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What Nick Saban means by ‘yummy’ rat poison

Nick Saban during an interview with CBS prior to Alabama versus Texas A&M

Nick Saban usually does not have an appetite for the media feeding his team ‘rat poison,’ but last week’s serving has the seven-time National Championship winning coach craving more.

Saban introduced the term ‘rat poison’ in 2017 when discussing how the content the media puts out impacts his players.

“All that stuff you write about how good we are, all that stuff they hear on ESPN, it is like poison,” Saban said. “It is like taking poison, like rat poison.”

The Alabama head coach has used the term on several occasions since then. However, the latest use of the word had a different spin to it as the ‘rat poison’ that was spread last week had a positive impact on the Crimson Tide in their win over Georgia in the SEC Championship Saturday.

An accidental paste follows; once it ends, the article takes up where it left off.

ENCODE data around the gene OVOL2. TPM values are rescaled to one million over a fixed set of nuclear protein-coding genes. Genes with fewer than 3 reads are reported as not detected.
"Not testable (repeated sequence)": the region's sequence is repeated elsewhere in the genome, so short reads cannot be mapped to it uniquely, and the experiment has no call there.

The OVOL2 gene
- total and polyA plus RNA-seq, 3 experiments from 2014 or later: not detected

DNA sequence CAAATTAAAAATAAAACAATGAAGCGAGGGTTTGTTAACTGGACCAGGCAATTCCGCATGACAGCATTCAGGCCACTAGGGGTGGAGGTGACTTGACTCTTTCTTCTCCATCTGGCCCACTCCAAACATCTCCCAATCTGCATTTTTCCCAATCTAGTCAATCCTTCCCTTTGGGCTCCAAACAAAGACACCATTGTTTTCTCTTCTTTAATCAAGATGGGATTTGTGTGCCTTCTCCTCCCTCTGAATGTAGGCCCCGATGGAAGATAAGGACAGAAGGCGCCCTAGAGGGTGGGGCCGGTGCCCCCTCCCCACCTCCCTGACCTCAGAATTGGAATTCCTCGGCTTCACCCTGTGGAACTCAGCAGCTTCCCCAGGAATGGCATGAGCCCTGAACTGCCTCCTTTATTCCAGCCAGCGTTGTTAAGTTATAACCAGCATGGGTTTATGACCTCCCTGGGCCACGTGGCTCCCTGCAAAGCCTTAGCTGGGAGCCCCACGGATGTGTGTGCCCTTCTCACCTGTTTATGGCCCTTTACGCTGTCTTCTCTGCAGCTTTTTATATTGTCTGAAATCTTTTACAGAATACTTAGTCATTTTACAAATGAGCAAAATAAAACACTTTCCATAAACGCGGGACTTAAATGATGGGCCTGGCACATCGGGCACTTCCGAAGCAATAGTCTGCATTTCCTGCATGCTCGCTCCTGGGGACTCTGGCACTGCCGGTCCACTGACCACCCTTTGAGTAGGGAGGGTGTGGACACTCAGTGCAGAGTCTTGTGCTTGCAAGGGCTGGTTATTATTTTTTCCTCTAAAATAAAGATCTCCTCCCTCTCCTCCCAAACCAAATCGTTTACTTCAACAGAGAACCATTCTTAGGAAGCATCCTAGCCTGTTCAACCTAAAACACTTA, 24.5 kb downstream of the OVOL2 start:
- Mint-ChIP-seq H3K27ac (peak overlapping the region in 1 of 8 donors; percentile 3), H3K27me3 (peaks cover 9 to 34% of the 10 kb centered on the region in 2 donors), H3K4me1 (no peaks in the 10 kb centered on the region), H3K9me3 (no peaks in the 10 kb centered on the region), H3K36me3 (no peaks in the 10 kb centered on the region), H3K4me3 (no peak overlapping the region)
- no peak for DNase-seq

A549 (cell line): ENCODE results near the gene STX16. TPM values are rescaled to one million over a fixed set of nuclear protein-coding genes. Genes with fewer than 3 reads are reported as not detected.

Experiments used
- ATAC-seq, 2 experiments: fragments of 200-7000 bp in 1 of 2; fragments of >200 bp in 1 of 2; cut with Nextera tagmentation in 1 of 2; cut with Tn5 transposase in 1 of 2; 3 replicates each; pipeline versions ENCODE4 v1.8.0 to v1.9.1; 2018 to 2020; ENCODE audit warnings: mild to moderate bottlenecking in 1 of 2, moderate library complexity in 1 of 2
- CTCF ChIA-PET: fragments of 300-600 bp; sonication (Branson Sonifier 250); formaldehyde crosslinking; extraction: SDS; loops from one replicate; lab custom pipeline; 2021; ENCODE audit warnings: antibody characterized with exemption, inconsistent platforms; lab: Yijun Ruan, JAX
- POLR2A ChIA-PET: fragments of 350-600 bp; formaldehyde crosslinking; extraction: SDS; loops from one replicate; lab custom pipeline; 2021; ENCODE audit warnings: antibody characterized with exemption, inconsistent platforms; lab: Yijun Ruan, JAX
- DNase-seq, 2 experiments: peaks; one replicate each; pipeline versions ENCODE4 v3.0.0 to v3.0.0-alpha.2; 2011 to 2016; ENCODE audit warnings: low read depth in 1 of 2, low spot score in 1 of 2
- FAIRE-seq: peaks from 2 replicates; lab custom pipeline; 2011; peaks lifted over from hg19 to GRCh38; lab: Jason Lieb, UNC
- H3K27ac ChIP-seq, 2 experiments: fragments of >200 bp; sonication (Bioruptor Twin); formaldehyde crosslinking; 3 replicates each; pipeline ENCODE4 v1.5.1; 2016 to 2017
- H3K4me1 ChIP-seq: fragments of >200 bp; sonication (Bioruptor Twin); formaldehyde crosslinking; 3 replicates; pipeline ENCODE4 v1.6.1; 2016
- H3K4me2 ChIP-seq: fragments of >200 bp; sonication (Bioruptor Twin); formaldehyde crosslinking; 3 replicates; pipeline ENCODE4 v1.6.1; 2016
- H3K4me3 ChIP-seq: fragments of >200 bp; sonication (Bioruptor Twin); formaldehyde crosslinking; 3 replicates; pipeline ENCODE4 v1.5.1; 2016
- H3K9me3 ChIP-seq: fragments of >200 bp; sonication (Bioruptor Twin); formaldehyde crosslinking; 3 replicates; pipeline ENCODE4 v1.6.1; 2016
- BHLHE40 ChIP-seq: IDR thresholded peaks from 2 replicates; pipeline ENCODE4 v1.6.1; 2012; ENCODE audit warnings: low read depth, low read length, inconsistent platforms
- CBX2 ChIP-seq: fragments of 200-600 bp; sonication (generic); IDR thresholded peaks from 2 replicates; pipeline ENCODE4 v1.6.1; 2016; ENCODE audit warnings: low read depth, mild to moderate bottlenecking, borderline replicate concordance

“The rat poison that you usually give us is usually fatal, but the rat poison that you put this week was yummy,” Saban said in his post-game press conference.

So, what rat poison was Saban referring to?

He was most likely talking about the severe underdog narrative several analysts placed upon Alabama heading into the SEC title game. With the Crimson Tide listed as a six-point underdog, several media pundits fed into the thought Alabama did not have a realistic chance of beating the Bulldogs. Here are just a couple examples of those take:

“I just don’t think the matchup goes very well,” Finebaum said. “I know Kirby Smart’s team is in the Playoffs, but they don’t care about that, they want to beat Alabama.” – Paul Finebaum on the Dan Patrick Show.

Unfortunately for Saban and Alabama, they will most likely not be served anymore positive rat poison with them sitting in the No. 1 spot in the College Football Playoff ahead of their matchup against Cincinnati in the semifinals.

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